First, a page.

1001 Albums You Must Hear Before You Die
It's rare for me to describe anything that "sounds like the '80s" as being good (I was also created during the '80s, and Lord knows I suck). The Triffids' "Calenture" sounds like the '80s. But somehow, I didn't get sick listening to it. The band was obviously tapping into the styles that were the rage in pop, but the group managed to shuffle things up enough among tracks so that the sound never gets tiresome.
As a singer, David McComb has the consummate '80s voice (a statement that will get me in trouble with the limited number of Triffids fans perusing the internet). Just to cause more trouble, I'll call him a more subtle version of Jim Kerr of Simple Minds (you know, "Don't You (Forget About Me)"). McComb's tone works, especially for more poetic tracks like single "Bury Me Deep In Love." Songs like this allow McComb to use his vocal style for what it's best at: walking the fine line between joy and depression.
Tracks like "Hometown Farewell Kiss" exemplify the typical content of a Triffids song. Here, McComb sings about his birthplace going up in smoke. But if you based emotions on what you heard versus what he said, you'd guess the song sounded pretty darn happy. Two different songs refer to eyes being stitched shut: "Blinder by The Hour" and "Jerdacuttup Man." It's never quite clear whether the tales McComb weaves are supposed to make you smile or weep. The protagonist of "Bury Me" dies, but ends up buried deep in love. There's an aura of heartbreak and joy around almost everything on "Calenture."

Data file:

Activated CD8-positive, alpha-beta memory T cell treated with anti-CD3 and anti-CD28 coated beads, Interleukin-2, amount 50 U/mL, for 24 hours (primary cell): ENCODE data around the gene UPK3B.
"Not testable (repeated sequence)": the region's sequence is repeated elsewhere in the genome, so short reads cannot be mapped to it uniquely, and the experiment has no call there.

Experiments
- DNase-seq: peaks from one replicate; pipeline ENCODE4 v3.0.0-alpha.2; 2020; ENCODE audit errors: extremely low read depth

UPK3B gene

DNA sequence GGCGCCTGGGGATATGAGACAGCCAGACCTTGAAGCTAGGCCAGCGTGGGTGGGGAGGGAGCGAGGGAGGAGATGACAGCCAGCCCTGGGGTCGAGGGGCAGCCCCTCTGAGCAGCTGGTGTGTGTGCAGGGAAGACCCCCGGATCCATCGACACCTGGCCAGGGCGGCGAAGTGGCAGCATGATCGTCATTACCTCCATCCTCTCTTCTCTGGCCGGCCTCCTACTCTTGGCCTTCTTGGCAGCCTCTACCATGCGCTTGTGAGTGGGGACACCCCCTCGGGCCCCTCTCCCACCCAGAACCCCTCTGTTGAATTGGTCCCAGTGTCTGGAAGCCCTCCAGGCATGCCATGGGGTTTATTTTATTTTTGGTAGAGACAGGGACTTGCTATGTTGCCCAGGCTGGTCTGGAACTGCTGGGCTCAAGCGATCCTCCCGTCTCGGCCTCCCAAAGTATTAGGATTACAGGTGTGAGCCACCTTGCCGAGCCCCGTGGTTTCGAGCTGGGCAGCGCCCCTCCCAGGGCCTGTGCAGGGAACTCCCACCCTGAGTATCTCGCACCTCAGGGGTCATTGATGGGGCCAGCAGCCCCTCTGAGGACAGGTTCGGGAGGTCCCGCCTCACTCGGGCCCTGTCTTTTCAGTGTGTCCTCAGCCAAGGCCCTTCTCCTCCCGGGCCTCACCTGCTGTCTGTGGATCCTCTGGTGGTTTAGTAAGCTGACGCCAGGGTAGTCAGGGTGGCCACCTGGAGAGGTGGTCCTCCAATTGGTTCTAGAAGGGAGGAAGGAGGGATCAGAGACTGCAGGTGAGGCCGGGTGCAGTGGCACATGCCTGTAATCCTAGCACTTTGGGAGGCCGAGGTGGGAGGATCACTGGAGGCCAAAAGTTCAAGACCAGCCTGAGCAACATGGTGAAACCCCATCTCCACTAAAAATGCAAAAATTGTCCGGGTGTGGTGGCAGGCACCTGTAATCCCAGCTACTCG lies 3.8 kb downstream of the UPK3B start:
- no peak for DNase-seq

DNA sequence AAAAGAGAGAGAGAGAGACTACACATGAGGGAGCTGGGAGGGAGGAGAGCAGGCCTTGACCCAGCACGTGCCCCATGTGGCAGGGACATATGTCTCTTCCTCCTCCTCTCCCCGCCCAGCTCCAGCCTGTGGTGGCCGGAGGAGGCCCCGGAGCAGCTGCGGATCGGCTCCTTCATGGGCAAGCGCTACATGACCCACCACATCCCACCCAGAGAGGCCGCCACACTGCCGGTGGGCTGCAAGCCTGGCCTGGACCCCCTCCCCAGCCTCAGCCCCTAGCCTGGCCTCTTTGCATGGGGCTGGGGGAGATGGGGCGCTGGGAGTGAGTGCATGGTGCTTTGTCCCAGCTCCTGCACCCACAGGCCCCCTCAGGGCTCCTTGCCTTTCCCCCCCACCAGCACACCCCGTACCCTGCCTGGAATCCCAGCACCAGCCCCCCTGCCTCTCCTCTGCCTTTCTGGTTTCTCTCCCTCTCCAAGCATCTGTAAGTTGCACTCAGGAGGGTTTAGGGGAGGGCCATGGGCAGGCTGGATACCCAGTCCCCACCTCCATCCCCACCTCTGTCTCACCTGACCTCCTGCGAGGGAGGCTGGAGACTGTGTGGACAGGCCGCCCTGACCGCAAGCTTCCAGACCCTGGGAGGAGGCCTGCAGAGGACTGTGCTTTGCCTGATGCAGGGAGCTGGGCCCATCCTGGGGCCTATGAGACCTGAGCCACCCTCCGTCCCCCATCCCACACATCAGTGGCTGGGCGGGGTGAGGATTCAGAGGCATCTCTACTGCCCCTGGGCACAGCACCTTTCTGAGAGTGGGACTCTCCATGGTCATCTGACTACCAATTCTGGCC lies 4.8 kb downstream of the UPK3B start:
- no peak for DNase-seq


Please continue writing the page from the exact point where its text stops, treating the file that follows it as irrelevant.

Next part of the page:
The instrumentation is where the "alternative" aspect of the band's style comes in. As I mentioned before, there tends to be an '80s vibe. Is there a synthesizer? You bet, opening "Trick of The Light." Is there a Seinfeld-esque jazz bass? You bet, popping up on "Kelly's Blues." But on the other hand, bolder, more differential instrumentation comes in later. "Blinder" is driven by a piano, and orchestral strings fill in for a regular rhythm section. "Jerdacuttup" is notable for a blend of old-school harmonica and new-school electric chirps, ending with a bluesy solo on the former.
If you hate the soundtracks to John Hughes movies, you probably won't find much to enjoy on "Calenture." But there's a reason why The Triffids are in this book and one-time superstars like Simple Minds aren't. McComb's lyrics are fun to follow, and the band juggles its instruments to keep the sound fresh.
INTERESTING FACT: If you've learned anything from this blog, it's probably what the meanings behind band names are. A "triffid" is a giant, man-eating plant thing from the 1951 John Wyndham sci-fi novel "The Day of the Triffids." Or there's this trailer for the 1962 film version (I recommend just fast-forwarding to the last 20 seconds): http://www.youtube.com/watch?v=s6jZPeSRf_U